2012 Jeep Wrangler Unlimited Altitude Edition

Courtesy of Manufacturers

As a former 1988 Jeep Wrangler owner, it's amazing to me how far this model has come. My '88 was punishing over every road surface, not comfortable off-road, and spent the summer months without a top or doors. When enough mud built up inside the tub, I'd just hose it out. I learned how to drive off-road in that Jeep and it kicked off a mild obsession with all things Jeep that still flares up from time to time.

For 2012, Jeep offers soft-touch plastics, an engine that delivers both (relatively) impressive acceleration and fuel economy, and an interior I'd be a little afraid to get wet. Wranglers now offer four doors and a quiet enough interior to be considered as a daily driver for a small family. Before, a Wrangler was mostly a toy for weekends or young singles because it was loud, uncomfortable, and offered almost no useable interior room. The fact that any Wrangler model can command almost $38k is a testament to the loyalty of buyers to the Jeep brand.

It's amazing the Wrangler still offers a removable top and doors with all the contemporary safety regulations. There's also serious off-road capability available in the Rubicon models. The only automotive products with more available aftermarket support than a Jeep Wrangler are the small block Chevy or Ford V-8 engines. Customizing a Wrangler was half the fun of owning one. I'm sure this generation will still inspire young enthusiasts to make it their own in a few decades. After spending a few days behind the wheel of the Altitude, I was checking the classifieds for a used Wrangler. As great as the new Wranglers are, the used ones are always the most fun.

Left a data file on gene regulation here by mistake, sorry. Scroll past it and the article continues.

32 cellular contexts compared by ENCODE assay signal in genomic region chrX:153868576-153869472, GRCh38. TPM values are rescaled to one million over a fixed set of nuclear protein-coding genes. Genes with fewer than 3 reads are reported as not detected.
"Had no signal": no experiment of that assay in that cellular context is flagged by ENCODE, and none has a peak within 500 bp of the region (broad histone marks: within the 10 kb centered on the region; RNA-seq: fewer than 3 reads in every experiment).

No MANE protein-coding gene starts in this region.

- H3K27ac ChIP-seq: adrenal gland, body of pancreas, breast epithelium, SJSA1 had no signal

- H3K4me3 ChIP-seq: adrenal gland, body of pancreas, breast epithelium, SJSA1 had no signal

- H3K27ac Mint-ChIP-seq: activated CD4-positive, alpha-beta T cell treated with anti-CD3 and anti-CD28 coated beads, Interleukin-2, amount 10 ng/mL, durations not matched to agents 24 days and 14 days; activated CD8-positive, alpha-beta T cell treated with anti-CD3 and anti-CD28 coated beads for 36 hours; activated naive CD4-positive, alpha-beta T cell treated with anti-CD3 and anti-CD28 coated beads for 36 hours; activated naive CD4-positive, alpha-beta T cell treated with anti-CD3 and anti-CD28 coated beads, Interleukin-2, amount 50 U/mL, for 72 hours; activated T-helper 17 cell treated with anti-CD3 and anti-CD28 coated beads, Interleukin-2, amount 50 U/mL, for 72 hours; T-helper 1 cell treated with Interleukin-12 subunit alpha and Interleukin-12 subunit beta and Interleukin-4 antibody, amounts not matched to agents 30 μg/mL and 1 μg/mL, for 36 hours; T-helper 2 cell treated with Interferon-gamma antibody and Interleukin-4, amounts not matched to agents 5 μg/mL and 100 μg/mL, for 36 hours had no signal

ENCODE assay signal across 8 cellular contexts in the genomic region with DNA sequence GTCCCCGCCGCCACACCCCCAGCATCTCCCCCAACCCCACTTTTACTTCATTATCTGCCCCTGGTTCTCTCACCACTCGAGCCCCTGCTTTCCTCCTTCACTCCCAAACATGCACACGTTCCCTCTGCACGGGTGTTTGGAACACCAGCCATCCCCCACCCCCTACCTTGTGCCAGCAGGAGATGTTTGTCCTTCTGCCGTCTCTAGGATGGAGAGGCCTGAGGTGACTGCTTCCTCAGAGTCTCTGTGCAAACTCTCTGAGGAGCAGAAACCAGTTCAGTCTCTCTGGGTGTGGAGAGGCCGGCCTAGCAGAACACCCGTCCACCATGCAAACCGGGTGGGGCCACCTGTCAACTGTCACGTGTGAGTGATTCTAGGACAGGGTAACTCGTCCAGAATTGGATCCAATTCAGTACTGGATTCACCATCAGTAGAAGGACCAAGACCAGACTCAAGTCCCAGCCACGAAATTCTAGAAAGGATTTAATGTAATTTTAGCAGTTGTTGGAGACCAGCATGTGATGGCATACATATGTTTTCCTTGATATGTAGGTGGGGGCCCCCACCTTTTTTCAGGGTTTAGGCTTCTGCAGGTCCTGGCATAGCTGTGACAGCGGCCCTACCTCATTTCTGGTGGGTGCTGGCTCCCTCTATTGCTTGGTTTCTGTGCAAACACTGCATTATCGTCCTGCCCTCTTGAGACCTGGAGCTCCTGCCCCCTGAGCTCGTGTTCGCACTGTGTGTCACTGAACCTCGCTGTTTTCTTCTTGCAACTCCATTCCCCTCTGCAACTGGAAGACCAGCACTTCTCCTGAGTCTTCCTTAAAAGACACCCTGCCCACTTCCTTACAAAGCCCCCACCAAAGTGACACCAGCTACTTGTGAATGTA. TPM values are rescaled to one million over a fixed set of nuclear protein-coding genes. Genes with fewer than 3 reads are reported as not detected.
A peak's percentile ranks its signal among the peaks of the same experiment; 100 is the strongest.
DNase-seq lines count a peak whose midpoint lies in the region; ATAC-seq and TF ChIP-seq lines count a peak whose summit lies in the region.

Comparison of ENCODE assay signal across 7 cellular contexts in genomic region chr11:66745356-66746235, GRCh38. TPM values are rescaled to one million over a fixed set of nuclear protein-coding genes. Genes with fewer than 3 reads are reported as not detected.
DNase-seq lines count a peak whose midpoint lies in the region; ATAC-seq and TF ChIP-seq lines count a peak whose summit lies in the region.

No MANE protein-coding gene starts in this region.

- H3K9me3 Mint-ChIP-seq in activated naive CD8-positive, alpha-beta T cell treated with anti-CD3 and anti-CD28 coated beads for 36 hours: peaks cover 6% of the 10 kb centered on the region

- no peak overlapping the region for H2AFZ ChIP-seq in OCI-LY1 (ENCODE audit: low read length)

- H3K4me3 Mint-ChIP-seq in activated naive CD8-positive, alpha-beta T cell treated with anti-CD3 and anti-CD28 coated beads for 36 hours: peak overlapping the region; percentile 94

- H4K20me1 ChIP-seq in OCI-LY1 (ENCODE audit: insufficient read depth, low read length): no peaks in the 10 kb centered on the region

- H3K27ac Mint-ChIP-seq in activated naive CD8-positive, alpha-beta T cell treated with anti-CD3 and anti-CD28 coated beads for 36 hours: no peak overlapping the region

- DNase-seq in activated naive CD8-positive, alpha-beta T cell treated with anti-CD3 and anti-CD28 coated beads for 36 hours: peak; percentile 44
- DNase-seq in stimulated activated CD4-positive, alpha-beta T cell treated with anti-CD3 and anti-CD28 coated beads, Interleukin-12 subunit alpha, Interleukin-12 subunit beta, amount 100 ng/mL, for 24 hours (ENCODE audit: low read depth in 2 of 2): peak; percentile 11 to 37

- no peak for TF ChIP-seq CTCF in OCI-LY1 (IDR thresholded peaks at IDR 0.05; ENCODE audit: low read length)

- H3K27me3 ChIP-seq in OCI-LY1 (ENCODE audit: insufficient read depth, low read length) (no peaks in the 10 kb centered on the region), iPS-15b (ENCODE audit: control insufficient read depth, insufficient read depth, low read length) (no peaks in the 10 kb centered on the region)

Phil Floraday, Senior Web Editor

My husband is not a car person. He rarely comments on the cars he sees parked in our garage when he gets home from work at 11:00 p.m. So imagine my surprise when he enthusiastically inquired about the Jeep Wrangler Unlimited I drove the other night. And he wasn't the only one - office manager Jackie Guenther was rhapsodizing about the Wrangler parked in front of our building while it sat there surrounded by a Bentley Continental GT and a couple of Mercedes, among other cars that would seem more likely to catch the eye of a casual bystander.

But the fact is that this Jeep Wrangler has a lot of presence, helped no doubt by the black-on-black color scheme of the model we test-drove. Climb up and into the Wrangler Unlimited Altitude, and it's clear that this is not the barebones Jeep Wrangler of old. It has all the modern conveniences - leather seats, a tilt steering wheel, an optional navigation system, and USB and Bluetooth connectivity - and yet it still has the off-road capability of its predecessors. On the meltingly hot days that I drove the Wrangler, I also was happy to see that the its air-conditioning system was more than up to the task of keeping the interior cool (which doesn't seem all that remarkable, except that the temperature was over 100 degrees and the vehicle, as previously mentioned, was all black).

Unlike the Wranglers of yore, in which you were forced to compromise comfort and usability for the fun of off-roading prowess and open-air motoring, this new Wrangler is a vehicle you could easily live with every day. It's no longer inexpensive, but this model's $38,000 as-tested price is a bit of an outlier, as the least pricey Unlimited model can be had for around $30,000.

Amy Skogstrom, Managing Editor

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